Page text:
When I’m sitting in the back of class, feeling useless as a TA, I stare out the window to remind myself the world exists. It’s an oddly solitary experience in a room filled with chatter, solitary and strange. As we’re inevitably many floors up, all you can see are rooftops. The only movement is steam, curling off into the oppressive and endless blue of the midwestern sky. It’s a nameless experience, one of loneliness, yet belonging, silence and stasis.
And it’s one that W.G. Sebald also seems to have tried to capture in the opening pages of Rings of Saturn. A year after the walking tour that occupies the bulk of the book, he found himself confined to a hospital, riven with pain. His only access to the outside is through a window on the wall opposite his bed. In the haunting photo that accompanies his description, the window is inscribed with wire to prevent suicide, befitting the melancholy tone of the moment and the book as a whole. The view through the glass is, like mine, lonely and strange:
I too found the familiar city, extending from the hospital courtyards to the far horizon, an utterly alien place. I could not believe that anything might still be alive in that maze of buildings down there; rather, it was as if I were looking down from a cliff upon a sea of stone or a field of rubble, from which the tenebrous masses of multi-storey carparks rose up like immense boulders. At that twilit hour there were no passers-by to be seen in the immediate vicinity, but for a nurse crossing the cheerless gardens outside the hospital entrance on the way to her night shift. An ambulance with its light flashing was negotiating a number of turns on its way from the city centre to Casualty. I could not hear its siren; at that height I was cocooned in an almost complete and, as it were, artificial silence. All I could hear was the wind sweeping in from the country and buffeting the window; and in between, when the sound subsided, there was the never entirely ceasing murmur in my own ears.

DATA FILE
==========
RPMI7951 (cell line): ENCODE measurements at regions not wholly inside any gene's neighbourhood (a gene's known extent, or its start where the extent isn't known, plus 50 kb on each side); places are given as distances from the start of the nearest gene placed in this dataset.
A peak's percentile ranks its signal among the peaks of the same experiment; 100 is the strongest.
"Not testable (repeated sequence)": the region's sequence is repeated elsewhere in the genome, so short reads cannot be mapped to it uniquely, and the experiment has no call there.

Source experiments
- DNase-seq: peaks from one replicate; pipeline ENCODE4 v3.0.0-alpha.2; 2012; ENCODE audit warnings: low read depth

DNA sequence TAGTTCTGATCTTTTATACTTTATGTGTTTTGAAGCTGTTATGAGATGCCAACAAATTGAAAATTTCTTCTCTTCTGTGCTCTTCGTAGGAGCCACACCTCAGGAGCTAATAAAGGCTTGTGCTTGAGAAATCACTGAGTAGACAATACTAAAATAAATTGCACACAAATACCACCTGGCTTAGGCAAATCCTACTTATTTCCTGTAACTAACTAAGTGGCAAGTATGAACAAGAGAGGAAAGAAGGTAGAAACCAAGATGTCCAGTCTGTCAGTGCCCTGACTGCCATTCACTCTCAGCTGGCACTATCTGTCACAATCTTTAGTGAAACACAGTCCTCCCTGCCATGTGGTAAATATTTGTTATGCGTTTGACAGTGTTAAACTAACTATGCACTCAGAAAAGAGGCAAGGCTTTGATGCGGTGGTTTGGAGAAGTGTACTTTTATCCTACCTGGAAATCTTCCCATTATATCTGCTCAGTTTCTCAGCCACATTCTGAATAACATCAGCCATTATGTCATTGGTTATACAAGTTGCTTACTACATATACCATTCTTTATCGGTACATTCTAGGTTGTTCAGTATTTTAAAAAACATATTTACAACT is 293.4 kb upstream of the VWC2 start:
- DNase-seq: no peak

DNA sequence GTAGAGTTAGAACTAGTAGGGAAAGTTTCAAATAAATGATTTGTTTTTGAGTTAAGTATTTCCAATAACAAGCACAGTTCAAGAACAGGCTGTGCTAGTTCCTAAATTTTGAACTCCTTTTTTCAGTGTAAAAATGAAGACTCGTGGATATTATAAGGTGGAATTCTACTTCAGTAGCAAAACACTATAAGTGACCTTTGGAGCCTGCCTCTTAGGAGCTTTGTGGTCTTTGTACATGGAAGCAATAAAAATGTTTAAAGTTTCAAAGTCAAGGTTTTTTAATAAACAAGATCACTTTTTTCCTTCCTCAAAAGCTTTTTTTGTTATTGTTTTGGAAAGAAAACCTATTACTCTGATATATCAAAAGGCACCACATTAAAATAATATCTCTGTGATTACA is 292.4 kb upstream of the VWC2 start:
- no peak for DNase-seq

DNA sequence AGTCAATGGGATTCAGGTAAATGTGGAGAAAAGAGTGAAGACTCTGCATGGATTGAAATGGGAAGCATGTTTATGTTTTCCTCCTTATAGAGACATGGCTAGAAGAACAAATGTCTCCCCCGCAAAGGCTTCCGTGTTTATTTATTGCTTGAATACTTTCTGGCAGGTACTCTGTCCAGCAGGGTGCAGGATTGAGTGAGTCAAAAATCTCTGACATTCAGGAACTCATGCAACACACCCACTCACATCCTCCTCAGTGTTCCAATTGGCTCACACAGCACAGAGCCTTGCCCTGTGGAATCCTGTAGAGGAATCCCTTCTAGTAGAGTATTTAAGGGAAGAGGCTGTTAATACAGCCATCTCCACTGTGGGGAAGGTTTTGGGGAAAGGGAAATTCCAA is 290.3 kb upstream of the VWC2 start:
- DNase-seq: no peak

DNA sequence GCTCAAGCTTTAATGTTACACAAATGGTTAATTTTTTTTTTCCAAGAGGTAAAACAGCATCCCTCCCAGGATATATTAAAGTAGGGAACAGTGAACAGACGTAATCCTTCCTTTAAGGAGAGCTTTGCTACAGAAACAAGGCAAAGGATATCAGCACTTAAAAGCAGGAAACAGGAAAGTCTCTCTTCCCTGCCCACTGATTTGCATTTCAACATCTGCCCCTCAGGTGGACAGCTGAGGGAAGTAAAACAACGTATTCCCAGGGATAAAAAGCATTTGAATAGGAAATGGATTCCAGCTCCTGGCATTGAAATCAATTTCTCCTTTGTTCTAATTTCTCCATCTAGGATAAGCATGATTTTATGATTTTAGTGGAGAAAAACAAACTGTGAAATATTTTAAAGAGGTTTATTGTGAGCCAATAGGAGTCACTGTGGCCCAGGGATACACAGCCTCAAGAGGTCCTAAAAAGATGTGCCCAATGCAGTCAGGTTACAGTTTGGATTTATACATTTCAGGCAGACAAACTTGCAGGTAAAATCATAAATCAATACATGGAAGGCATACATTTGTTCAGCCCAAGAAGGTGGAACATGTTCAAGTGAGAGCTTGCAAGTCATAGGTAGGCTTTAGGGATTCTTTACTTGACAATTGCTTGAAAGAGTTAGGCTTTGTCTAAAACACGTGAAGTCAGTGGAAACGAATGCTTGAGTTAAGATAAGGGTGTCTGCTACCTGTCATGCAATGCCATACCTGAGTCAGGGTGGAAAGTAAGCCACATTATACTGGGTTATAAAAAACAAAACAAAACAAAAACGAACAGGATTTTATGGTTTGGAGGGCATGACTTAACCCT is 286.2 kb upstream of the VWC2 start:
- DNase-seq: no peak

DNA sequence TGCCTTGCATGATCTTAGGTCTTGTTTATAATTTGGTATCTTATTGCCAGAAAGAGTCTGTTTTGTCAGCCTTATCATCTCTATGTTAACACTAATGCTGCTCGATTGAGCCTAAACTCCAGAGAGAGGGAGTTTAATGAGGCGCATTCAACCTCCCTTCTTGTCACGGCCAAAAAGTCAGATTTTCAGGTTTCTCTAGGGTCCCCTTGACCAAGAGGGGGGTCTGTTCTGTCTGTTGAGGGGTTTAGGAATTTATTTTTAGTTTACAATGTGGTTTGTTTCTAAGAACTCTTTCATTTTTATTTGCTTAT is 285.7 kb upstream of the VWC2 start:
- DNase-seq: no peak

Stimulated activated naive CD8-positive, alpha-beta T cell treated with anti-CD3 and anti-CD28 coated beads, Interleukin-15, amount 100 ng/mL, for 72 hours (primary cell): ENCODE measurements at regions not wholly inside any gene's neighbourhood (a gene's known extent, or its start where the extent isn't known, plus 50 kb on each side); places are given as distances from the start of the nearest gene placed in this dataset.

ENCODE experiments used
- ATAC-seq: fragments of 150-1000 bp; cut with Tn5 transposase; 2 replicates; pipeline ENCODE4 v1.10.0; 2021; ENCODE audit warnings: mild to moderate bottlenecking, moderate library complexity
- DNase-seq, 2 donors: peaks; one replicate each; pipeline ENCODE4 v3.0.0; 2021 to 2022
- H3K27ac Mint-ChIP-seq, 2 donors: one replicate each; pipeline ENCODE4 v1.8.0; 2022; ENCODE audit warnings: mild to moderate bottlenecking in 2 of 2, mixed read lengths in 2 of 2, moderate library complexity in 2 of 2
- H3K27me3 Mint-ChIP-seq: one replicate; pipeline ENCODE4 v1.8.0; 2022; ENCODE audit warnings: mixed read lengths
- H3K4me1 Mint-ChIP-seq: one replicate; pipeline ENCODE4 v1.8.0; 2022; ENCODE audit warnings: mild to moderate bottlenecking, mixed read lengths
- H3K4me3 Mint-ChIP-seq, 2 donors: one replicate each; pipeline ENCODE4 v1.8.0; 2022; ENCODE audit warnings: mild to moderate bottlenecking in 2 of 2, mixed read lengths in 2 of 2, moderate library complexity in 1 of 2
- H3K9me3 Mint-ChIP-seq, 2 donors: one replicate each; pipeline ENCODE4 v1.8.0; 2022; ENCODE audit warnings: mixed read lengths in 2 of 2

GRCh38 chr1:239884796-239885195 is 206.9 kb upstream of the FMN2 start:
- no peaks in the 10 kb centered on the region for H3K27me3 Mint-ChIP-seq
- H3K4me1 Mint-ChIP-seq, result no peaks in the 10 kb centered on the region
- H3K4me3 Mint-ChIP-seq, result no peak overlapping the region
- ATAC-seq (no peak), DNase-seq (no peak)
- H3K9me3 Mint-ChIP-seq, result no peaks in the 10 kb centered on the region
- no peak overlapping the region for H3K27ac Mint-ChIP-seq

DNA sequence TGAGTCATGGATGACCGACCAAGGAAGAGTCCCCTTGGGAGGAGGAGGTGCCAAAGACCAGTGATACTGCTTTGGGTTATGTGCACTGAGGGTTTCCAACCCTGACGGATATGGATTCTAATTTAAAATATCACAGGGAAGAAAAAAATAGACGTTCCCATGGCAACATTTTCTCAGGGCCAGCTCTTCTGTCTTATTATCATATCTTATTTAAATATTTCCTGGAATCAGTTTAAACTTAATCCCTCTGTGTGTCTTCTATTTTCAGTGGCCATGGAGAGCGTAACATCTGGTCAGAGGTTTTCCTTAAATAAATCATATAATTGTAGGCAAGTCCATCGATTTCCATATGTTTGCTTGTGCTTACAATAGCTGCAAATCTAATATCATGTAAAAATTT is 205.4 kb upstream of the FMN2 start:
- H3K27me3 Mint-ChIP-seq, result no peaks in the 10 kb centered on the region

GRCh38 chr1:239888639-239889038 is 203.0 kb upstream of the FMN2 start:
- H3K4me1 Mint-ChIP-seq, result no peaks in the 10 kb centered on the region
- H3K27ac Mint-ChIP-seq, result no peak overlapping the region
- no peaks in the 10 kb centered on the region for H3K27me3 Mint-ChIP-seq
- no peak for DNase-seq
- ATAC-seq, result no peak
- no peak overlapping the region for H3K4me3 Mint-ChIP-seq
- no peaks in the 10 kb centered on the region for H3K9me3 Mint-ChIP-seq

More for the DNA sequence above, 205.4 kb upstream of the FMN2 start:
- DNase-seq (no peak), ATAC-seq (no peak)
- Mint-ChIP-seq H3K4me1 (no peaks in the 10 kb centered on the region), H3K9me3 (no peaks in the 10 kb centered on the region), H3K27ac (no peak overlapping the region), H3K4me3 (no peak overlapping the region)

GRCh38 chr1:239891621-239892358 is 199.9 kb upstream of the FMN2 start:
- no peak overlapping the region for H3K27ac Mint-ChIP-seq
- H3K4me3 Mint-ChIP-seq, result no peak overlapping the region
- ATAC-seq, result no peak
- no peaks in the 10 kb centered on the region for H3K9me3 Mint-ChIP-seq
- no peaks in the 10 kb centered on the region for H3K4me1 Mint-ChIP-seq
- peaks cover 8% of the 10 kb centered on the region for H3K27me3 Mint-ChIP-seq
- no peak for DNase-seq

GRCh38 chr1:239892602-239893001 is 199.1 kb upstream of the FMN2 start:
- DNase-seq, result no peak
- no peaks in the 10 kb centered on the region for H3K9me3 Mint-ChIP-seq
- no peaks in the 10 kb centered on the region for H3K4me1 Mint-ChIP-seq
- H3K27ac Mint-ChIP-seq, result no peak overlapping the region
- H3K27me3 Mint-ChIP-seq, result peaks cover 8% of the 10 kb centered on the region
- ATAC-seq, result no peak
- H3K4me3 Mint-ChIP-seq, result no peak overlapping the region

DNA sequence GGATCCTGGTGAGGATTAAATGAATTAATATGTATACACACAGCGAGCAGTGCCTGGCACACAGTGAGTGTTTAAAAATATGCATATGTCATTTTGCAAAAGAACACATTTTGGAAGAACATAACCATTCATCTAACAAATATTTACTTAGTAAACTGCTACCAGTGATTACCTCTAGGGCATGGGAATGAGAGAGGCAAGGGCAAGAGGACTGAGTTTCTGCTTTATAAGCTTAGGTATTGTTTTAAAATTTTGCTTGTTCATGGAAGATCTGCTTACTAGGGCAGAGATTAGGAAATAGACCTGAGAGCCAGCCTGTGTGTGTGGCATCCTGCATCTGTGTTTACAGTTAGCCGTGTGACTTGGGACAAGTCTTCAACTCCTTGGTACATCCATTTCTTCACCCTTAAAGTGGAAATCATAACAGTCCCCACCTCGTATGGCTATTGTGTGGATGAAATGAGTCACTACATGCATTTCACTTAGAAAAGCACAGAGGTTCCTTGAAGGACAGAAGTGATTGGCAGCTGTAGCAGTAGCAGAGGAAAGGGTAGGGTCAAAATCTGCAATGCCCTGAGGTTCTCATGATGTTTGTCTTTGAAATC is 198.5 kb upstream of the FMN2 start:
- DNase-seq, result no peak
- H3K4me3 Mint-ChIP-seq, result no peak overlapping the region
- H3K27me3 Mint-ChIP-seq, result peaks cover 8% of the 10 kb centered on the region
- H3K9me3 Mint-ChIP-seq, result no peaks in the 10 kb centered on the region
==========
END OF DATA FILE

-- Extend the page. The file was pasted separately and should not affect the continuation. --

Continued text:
W.G. Sebald, Rings of Saturn, 5
What to make of these moments, their ultimate import?
I must confess, I enjoy the solitude, though it also presents me with a sense of desolation. It need not be horrible. There’s something there, something numinous lurking in the silence. It’s only when we try to grasp it that we slip into despondency, when the solitude breaks and noise slips back in.